The planner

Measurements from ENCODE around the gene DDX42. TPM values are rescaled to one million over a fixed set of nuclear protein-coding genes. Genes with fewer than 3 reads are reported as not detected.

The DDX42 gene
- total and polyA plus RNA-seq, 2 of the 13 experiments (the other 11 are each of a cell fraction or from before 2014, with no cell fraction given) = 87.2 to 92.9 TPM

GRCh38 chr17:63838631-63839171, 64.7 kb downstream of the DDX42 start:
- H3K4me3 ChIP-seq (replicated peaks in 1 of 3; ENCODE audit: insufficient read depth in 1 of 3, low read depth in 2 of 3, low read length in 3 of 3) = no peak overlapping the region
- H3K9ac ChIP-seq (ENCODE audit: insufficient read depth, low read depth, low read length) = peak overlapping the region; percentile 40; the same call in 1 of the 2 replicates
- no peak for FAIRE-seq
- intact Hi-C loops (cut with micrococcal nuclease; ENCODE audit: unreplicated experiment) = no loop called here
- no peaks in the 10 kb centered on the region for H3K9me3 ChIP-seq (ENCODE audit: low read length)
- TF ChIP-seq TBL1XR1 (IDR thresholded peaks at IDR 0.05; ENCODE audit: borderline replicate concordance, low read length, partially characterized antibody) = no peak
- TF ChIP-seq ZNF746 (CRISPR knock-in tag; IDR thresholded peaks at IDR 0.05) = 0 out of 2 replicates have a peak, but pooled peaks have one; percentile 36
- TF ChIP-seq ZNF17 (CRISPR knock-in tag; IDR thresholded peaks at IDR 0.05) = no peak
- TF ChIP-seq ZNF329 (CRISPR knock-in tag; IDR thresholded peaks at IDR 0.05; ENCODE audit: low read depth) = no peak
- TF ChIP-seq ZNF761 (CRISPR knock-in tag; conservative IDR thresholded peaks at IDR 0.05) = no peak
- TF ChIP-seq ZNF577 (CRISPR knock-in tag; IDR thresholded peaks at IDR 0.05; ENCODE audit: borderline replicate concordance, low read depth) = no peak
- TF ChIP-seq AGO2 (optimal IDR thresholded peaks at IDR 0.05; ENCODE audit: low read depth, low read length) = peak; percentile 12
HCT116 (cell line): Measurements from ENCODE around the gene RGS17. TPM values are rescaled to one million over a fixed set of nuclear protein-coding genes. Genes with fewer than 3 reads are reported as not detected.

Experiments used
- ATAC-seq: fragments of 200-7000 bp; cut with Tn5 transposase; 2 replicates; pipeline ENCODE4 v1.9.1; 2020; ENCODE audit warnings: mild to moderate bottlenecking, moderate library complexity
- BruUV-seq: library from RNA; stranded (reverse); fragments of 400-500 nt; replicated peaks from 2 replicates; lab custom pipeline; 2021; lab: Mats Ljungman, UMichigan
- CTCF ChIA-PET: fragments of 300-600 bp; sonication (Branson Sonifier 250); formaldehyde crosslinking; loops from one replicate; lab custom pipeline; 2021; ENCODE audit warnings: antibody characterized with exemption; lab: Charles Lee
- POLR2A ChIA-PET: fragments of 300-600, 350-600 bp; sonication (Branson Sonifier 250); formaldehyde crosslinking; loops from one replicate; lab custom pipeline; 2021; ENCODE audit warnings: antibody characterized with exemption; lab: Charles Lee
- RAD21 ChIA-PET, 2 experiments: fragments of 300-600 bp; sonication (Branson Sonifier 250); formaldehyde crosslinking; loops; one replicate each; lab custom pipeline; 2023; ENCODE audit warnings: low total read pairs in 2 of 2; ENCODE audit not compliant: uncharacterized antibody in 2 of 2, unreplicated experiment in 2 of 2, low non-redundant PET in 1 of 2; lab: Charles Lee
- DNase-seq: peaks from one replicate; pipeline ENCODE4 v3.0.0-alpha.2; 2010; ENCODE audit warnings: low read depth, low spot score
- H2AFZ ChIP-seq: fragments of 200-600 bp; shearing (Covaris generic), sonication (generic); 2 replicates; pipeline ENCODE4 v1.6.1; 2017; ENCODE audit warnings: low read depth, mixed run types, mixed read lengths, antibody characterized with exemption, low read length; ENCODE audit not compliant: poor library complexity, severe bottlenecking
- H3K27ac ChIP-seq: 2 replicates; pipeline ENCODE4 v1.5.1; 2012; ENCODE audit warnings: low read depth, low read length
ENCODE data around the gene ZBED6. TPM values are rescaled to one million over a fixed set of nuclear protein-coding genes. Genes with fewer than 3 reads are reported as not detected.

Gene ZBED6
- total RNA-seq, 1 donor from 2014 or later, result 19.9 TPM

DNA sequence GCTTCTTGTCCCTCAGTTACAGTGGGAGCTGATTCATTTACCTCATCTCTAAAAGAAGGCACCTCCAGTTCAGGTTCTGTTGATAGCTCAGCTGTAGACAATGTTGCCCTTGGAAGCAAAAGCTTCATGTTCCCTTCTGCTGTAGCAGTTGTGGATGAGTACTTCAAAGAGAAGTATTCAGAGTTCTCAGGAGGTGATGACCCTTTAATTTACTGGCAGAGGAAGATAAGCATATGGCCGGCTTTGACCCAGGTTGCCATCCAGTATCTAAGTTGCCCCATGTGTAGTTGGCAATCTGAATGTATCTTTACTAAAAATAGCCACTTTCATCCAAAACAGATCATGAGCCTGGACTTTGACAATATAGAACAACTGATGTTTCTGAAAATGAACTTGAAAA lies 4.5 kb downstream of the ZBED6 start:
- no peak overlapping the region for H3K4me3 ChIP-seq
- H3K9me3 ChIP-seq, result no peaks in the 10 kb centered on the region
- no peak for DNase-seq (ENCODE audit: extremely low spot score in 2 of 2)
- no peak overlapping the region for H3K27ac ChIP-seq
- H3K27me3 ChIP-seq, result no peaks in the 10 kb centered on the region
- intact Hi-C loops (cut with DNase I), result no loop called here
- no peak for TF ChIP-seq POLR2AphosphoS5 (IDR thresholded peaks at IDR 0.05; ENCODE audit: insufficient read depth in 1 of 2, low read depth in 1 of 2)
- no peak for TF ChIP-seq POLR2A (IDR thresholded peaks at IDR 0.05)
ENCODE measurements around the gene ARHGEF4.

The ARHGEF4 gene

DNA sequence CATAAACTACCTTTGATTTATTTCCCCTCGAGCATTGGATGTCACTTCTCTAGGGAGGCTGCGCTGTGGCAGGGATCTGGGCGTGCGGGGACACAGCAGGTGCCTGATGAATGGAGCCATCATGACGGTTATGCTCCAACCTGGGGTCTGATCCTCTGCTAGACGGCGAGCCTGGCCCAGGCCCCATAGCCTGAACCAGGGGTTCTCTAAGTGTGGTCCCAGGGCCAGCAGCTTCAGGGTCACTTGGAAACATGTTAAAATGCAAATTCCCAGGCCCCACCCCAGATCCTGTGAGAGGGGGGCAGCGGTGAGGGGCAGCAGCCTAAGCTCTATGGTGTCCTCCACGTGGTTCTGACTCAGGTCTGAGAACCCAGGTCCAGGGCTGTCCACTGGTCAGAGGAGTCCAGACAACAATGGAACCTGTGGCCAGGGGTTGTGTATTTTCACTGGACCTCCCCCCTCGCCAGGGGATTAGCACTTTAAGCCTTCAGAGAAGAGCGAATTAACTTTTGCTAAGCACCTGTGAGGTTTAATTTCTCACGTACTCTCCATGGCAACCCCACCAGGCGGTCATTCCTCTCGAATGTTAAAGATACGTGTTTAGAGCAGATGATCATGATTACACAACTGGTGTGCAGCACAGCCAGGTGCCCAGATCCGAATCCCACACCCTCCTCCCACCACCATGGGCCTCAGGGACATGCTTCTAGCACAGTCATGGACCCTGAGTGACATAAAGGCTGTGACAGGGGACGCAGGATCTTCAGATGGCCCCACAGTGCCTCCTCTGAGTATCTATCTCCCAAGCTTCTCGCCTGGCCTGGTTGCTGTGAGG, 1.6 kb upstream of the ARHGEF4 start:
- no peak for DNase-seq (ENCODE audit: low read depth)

'Planning is about fairness and sorting out the muddle.' 'They plan, they project into the future.' 'Planning attracts people who want to make a difference. They have a social conscience, but are depressed at being worn down.' 'They have become grey-haired, especially those in planning control. Spatial planners are less grey because they feel they are shaping the city.' 'But the way the system now works is that increasingly the private consultants are doing the creative stuff, leaving the public sector planners to deal with the drudgery.' 'The cliché of the planner is that they are bearded, a bit left-wing and have a social agenda.' 'They are worthy and their origins compared to an architect are more likely to be working-class.' 'They are downtrodden, spending their time holding back the floodgates; but they generate quite a lot of sympathy since they are treated quite badly, and more and more of them are thinking, "I've had enough, I can barely cope." And there is a lot of exasperation that the government is not making their life easier, the whole system is under-resourced -so the system can't work.' 'There is a huge gulf between the best and worst of planners, and the outside world can't understand why planning procedures can not be business-driven.' 'I understand the accountability issues, but why are the processes so slow?' 'Planners are quite defensive, they stand between a rock and a hard place - the local community says that you don't listen, and the developers say that you don't act.' 'Architects see planners as dull, dowdy, bureaucratic, nit-picking, with a lack of imagination.' 'Planners and architects are in an adversarial position. The planner decides what the architect can't do.' 'Planners are very processy, they go step by step.' 'They have a tidy mind and tidy, unflashy dress. In fact they are a bit anal.' 'The surveyor sees the planner as bureaucratic, with a lack of a sense of realities, a bit self-serving and focused on committees.' 'Planning in itself tends to rely on analysis and objectively seeing what the problem is; there is a particular twist in developmental control - it is reactive; it has not got a huge amount of creativity; there is too much emphasis on rules, looking at others. It's not instinctive. There's less trust in terms of planners trusting their own judgement. These planners don't speculate, they like to assess others.' 'Actually, most of the time it is not the planners who are to blame but the local politicians who hide behind them.' 'Politicians see planners as servants, as servile staff, handling the brunt end of complaints and consultation.' 'Planners try to read the politician's mind so don't dare step out of line and so take less risks.' 'Planners should free themselves.' 'They do have a mindset - to some extent. Planners like to locate in space - they have this in common with geographers and architects. They are not comfortable unless they can see things in two-dimensional form, and they like to think longer term. In the past, say 40 years ago, they connected with social planners, with people like Norman Dennis or Michael Young.' 'You can date-stamp planners: first there is the 60s mindset - this was their high water mark; then in the 80s they were clamped down upon - they were seen as interventionists and intervention was a bad word. I don't think they have quite recovered yet.' 'Planners feel disempowered. They were more confident some while back. They used to be about big-picture vision - now less so.' 'Thirty years ago they had big thoughts. Who thinks the big thoughts about cities now? Some architects, less the planners.' 'There has been a certain loss of status. This affects who comes into the profession, their quality is less than good enough.' 'Planners used to be creators of development, rather than controllers of process.' 'The 60s crowd had a statist attitude; planners were civil servants in all but name, but were pursuing a public agenda for the public good. Now there is a much more open situation and a recognition that the private and voluntary sectors have a role. Now the profession is very porous. They move around more between sectors.' 'In getting a broader approach going, planners have a slight advantage. More of them have recognized that a team approach is necessary - it is part of their role to search for consensus.' 'Yet planners feel they are everybody's scapegoat, they cause delays, they take forever, they feel under siege. The word planning is tarnished. The only TV programme with them in it is Blot on the Landscape.' 'This makes the profession attract a certain type of person - the ones that service the mud worms. At times they are people who can't be bothered to move on.' 'They have some visual knowledge, but weren't good at art, so they like to fall back on rules - they are a like civil bureaucrats.'

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